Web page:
In a sharply worded opinion, a federal appellate panel struck down an Arizona policy that prohibits young immigrants known as Dreamers from getting driver's licenses.
The case has been closely watched since it pits the Obama administration's effort to help the Dreamers, part of the immigrant-rights movement seeking federal action on a range of issues. On the other side is Arizona, one of the states that has been most vocal in opposing the national effort.
In its unanimous ruling, a three-judge panel of the 9th Circuit Court of Appeals ruled that Arizona's effort to block the driver's licenses violated equal protection requirements of the U.S. Constitution and that the Dreamers are likely to suffer irreparable harm by the state policy. State officials said they are reviewing the ruling, but pledged to continue the legal fight against issuing licenses.
Those in the Dreamer movement were ecstatic. "We're very happy, an important and terrific decision," Dan Pochoda, the legal director for the ACLU of Arizona, told the Los Angeles Times. "The plaintiffs were significantly harmed by this ugly, vindictive policy."
On the surface, the case was about who is allowed to apply for a license to drive a vehicle in Arizona, a crucial privilege since 87% of the state's workforce commutes by car, according to the court papers. However, the heart of the case is about immigration policy and who has the authority to decide what is legal and what is not, a highly charged political question in a border state like Arizona with its conservative Republican administration that has fought before with President Obama.
In June 2012, the Obama administration issued a memorandum outlining what is known as the Deferred Action for Childhood Arrivals program. DACA gave immigrants who were brought to the United States before they were 16 some legal status so they are not deported, though far less than a path to citizenship than some in the immigrant-rights community had sought.
The group of children are known as Dreamers. There were a number of other requirements to participate in the DACA program, such as a high school diploma or the equivalent or an honorable discharge from the U.S. armed forces. To be eligible, the individuals could not be a threat to public safety or be convicted of a significant misdemeanor or any felony. They were also required to seek employment documents.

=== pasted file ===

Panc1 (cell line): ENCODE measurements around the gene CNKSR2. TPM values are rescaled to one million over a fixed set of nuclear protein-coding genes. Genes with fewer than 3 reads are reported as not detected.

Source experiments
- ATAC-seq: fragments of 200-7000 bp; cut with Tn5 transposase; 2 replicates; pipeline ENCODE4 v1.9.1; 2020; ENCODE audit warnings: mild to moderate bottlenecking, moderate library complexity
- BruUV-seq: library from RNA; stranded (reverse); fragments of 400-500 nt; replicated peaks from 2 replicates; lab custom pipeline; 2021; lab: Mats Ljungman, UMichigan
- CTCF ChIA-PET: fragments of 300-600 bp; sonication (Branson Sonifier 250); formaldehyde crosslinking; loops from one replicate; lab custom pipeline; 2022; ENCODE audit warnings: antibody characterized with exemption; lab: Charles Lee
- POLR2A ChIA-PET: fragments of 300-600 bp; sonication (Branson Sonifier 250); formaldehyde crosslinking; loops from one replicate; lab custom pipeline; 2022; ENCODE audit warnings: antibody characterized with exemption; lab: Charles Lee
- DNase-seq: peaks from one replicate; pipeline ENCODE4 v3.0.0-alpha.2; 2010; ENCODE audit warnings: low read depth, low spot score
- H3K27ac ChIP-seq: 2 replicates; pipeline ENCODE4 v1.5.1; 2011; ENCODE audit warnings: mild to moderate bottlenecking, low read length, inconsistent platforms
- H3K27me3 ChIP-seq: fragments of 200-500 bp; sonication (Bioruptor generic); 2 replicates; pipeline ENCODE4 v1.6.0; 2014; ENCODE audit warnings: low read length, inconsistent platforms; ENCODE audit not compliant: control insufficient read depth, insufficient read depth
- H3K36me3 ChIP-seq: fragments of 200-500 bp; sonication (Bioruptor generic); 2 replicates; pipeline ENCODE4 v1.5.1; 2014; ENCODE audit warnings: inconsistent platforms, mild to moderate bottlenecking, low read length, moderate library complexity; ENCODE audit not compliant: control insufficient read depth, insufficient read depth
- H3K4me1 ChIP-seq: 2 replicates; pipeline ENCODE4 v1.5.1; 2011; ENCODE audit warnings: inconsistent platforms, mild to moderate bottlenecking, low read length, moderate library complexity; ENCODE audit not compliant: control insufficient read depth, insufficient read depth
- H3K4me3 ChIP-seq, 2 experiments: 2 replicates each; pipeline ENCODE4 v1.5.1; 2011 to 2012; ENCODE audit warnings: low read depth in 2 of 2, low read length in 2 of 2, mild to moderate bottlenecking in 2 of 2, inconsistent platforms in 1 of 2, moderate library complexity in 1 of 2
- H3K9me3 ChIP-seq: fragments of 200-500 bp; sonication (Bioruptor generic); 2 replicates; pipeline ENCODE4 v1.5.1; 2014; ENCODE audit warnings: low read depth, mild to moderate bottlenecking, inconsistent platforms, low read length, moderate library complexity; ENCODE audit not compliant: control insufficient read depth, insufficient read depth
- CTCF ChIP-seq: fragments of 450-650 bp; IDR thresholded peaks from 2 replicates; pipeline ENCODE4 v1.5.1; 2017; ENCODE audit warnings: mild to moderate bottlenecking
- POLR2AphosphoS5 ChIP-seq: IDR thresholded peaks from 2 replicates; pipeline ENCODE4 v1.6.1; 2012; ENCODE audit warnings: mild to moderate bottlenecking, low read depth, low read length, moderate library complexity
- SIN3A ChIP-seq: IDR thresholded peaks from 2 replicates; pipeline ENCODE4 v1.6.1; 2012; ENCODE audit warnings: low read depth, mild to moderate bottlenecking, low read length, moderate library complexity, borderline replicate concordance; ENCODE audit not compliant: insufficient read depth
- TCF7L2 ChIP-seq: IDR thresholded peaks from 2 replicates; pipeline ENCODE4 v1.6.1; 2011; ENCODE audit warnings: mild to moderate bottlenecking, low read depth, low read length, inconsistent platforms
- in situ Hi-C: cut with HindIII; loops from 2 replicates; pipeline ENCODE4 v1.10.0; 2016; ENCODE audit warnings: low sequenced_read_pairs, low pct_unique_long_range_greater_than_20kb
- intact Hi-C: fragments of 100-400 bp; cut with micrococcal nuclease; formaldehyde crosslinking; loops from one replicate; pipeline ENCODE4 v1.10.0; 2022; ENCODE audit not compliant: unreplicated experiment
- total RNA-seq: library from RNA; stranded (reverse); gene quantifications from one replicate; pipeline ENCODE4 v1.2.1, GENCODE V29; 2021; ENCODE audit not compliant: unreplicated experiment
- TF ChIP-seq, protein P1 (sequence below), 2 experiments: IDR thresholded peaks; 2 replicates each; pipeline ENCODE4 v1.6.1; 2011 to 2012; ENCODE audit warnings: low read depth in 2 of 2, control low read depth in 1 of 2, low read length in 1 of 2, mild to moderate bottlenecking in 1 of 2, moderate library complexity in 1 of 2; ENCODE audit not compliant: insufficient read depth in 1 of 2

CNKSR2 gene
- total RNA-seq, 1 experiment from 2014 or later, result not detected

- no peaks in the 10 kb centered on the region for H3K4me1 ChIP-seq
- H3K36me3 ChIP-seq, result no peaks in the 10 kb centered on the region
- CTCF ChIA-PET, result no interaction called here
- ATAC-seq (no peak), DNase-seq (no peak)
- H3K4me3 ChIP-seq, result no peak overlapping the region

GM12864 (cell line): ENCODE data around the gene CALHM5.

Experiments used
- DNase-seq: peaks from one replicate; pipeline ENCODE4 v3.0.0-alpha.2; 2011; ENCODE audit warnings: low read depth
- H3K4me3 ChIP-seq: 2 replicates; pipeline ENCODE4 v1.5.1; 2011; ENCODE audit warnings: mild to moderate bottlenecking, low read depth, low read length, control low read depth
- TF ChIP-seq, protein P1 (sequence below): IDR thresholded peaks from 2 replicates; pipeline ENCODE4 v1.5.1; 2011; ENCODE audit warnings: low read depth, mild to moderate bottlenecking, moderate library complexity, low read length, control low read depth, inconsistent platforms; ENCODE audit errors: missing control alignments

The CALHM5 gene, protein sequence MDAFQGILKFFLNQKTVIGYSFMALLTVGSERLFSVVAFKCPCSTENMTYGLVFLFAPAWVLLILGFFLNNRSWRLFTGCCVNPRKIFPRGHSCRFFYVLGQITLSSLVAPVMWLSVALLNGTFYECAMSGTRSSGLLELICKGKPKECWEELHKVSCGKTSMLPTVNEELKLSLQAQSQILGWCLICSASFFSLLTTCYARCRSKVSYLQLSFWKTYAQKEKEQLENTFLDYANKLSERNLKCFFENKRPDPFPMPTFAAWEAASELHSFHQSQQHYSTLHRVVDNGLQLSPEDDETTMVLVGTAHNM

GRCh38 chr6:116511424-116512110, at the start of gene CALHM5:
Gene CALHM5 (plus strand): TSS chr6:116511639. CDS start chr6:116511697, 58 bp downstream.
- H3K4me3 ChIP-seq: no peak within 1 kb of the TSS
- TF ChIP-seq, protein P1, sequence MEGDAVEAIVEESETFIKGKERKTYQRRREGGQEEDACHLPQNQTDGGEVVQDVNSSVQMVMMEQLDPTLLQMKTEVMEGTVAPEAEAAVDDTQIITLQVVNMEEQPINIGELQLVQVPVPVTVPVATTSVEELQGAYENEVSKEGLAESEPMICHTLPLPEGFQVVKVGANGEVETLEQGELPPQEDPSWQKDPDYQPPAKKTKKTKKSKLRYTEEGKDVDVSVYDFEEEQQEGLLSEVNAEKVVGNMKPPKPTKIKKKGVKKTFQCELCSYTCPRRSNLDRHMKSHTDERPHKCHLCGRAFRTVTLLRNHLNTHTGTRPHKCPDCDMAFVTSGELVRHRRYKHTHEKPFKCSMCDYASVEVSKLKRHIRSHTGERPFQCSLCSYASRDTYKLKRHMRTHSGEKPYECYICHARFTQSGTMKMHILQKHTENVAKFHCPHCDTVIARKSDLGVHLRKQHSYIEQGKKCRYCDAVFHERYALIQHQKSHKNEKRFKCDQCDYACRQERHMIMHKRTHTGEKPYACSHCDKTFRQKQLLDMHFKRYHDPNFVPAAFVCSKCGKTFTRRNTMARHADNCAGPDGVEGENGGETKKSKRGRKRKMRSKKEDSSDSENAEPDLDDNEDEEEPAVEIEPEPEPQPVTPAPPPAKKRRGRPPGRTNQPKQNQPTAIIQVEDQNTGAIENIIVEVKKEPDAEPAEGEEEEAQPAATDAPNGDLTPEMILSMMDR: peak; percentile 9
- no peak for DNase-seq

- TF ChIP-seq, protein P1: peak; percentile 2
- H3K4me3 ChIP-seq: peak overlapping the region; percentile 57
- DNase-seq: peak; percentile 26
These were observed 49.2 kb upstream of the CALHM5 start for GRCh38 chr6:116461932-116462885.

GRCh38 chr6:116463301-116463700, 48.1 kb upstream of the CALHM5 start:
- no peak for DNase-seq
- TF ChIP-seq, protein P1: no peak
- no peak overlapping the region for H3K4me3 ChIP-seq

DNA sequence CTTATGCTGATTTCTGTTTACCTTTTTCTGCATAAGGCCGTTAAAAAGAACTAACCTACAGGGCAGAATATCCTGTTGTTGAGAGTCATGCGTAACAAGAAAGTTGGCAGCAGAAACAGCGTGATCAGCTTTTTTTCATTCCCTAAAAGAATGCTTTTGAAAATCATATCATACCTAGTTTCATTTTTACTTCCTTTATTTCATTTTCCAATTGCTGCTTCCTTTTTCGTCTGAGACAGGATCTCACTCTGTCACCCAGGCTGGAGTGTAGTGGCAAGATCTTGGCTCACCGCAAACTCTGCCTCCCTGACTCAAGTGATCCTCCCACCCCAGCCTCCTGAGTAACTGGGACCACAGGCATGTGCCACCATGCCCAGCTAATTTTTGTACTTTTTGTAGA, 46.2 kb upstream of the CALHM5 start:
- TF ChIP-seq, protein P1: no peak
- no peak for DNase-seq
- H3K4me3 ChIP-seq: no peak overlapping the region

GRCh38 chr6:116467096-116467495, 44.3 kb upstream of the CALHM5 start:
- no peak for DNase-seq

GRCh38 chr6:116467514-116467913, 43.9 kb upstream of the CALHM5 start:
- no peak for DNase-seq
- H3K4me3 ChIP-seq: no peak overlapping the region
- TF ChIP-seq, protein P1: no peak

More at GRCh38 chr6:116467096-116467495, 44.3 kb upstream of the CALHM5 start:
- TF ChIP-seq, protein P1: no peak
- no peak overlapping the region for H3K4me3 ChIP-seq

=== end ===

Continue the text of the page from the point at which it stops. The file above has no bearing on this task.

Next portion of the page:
On Aug. 15, 2012, the same day that the DACA rules went into effect, Gov. Jan Brewer issued an executive order prohibiting Arizona agencies from issuing any form of "state identification, including a driver's license" to DACA recipients who she said "are here illegally and unlawfully in the state of Arizona," according to the court's opinion, which quoted Brewer. "The Obama amnesty plan doesn't make them legally here," she said.
In its ruling, the appellate panel rejected any claim between Arizona's policy in rejecting the licenses and "a legitimate state interest... Arizona assumes for itself the federal prerogative of classifying noncitizens – despite the fact that '[t]he states enjoy no power with respect to the classification of aliens.'"
The panel said the state acted with animosity.
"The record does suggest one additional reason for Defendants' policy, but that reason does not establish that Defendants' classification of DACA recipients is rationally related to a legitimate state interest," according to the decision. "Defendants' policy appears intended to express animus toward DACA recipients themselves, in part because of the federal government's policy toward them. Such animus, however, is not a legitimate state interest."
Dreamers noted the political battle while praising the court ruling.
"Arizona Governor Jan Brewer and Sheriff [Joe] Arpaio have made it their mission to target undocumented immigrants with harsh charges solely to elevate their politics at the cost of our communities. Once again, Dreamers won and now we are ready to fight for our parents to have the same rights as us," Erika Andiola from the Dream Action Coalition said in a statement.
Brewer said in a statement that she was "analyzing options for appealing the misguided court decision."
"It is outrageous, though not entirely surprising, that the Ninth Circuit Court of Appeals has once again dealt a blow to Arizona's ability to enforce its laws," Brewer said. "With today's decision, a three judge appellate panel, appointed by Presidents Carter, Clinton and Obama, disregarded judicial precedent and procedure. This continues us down a dangerous path in which the courts and the President—not Congress—make our nation's laws."